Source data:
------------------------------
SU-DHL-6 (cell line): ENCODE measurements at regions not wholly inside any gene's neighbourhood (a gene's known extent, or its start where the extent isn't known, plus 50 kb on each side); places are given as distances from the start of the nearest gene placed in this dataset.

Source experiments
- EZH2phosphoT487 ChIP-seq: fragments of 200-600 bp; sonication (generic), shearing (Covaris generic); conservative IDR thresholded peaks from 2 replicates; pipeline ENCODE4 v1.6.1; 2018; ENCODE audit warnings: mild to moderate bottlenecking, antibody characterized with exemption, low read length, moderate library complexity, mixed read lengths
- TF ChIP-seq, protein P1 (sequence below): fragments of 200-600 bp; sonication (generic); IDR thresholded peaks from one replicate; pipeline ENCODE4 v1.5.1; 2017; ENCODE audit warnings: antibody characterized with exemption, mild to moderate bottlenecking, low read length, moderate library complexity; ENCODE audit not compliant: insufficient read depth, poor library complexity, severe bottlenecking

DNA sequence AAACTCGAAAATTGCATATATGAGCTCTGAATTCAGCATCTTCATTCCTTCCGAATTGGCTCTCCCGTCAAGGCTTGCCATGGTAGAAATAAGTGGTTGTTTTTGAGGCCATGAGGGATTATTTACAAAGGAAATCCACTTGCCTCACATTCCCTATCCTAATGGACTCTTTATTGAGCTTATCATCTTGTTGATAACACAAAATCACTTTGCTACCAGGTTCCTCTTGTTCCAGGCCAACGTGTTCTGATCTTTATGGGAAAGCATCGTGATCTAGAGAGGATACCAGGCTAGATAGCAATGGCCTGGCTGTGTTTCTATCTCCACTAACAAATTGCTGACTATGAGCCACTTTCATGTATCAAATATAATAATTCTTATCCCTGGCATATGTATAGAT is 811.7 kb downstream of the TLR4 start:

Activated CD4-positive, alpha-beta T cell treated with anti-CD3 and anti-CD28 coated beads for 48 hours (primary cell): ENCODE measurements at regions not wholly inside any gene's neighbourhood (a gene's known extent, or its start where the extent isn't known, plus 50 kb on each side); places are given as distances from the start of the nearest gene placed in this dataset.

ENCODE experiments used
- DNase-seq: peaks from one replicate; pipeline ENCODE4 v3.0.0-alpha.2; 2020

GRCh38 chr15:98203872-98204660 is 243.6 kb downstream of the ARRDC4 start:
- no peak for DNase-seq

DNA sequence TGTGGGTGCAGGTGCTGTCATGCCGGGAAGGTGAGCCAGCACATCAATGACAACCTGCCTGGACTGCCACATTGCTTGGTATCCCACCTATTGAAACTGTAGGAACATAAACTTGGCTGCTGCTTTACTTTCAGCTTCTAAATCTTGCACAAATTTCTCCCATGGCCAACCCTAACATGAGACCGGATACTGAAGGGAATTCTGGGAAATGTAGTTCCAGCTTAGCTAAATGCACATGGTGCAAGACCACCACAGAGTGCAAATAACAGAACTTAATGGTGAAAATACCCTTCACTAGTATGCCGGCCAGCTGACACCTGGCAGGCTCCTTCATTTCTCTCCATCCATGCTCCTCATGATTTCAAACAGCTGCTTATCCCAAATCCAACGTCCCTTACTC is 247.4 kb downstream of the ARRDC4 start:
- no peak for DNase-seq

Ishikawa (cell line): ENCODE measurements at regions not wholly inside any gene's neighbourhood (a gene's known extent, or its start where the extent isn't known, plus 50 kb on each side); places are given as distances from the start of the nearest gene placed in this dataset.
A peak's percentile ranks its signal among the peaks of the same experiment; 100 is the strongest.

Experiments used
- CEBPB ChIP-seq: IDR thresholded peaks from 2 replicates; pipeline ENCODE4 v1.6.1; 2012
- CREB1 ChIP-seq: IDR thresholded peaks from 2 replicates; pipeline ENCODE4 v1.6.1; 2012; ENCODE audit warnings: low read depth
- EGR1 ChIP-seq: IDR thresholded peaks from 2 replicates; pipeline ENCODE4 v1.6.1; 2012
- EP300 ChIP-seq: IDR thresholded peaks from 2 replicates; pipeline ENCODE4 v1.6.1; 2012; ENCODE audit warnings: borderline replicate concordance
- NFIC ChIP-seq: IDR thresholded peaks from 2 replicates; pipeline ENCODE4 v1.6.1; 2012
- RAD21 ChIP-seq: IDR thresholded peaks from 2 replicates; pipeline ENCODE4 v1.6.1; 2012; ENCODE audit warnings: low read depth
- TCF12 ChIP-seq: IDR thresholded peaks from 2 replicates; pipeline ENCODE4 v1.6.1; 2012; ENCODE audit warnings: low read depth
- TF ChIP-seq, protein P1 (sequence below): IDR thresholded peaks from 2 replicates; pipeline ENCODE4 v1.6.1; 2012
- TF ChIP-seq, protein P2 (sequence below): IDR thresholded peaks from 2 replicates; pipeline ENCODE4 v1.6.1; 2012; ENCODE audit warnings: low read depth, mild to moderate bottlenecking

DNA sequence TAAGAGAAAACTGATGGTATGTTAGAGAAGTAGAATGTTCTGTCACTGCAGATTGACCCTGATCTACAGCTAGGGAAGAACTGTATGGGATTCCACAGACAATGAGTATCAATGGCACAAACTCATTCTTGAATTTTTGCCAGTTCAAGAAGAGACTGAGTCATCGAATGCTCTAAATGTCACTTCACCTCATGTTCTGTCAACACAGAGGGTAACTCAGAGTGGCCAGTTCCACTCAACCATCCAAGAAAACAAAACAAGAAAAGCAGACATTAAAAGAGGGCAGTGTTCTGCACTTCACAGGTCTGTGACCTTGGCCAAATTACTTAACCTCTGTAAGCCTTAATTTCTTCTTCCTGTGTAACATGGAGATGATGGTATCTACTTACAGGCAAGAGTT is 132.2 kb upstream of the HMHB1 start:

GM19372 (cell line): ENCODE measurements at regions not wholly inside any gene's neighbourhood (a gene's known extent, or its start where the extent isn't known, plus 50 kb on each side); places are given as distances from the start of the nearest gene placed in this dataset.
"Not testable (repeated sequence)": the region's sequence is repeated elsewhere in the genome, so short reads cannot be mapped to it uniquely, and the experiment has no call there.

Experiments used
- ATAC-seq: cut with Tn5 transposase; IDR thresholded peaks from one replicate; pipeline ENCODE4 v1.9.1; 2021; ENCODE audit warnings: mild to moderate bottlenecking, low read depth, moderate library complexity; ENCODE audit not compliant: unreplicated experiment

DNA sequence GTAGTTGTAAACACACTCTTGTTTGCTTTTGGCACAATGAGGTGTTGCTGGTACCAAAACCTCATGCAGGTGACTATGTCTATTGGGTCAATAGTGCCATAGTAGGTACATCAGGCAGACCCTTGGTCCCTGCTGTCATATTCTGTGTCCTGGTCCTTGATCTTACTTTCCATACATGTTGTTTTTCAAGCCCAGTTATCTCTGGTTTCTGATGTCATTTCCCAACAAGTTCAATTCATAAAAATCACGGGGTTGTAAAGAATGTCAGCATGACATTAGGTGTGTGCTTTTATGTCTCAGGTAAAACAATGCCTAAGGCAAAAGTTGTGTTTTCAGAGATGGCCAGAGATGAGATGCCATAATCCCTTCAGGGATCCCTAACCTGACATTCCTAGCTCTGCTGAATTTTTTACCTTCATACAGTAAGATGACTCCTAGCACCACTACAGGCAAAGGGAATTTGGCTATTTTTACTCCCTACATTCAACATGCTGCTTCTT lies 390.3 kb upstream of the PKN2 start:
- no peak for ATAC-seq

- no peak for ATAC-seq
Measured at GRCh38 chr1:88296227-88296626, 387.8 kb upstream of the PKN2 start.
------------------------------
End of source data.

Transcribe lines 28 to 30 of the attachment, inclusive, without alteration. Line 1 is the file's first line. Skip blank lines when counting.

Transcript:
Experiments used
- ATAC-seq: cut with Tn5 transposase; IDR thresholded peaks from one replicate; pipeline ENCODE4 v1.9.1; 2021; ENCODE audit warnings: mild to moderate bottlenecking, low read depth, moderate library complexity; ENCODE audit not compliant: unreplicated experiment

DNA sequence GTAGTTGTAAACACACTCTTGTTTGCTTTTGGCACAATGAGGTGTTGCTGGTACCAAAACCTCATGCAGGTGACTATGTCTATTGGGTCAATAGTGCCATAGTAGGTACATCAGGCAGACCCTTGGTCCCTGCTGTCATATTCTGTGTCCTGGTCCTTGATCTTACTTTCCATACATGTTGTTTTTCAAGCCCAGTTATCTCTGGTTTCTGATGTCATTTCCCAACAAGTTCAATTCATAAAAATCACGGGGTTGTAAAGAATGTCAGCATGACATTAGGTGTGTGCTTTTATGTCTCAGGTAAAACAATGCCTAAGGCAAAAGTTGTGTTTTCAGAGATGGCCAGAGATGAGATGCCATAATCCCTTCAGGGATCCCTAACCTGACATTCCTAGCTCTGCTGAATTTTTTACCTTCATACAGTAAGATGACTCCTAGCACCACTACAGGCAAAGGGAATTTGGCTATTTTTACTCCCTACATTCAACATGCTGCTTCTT lies 390.3 kb upstream of the PKN2 start: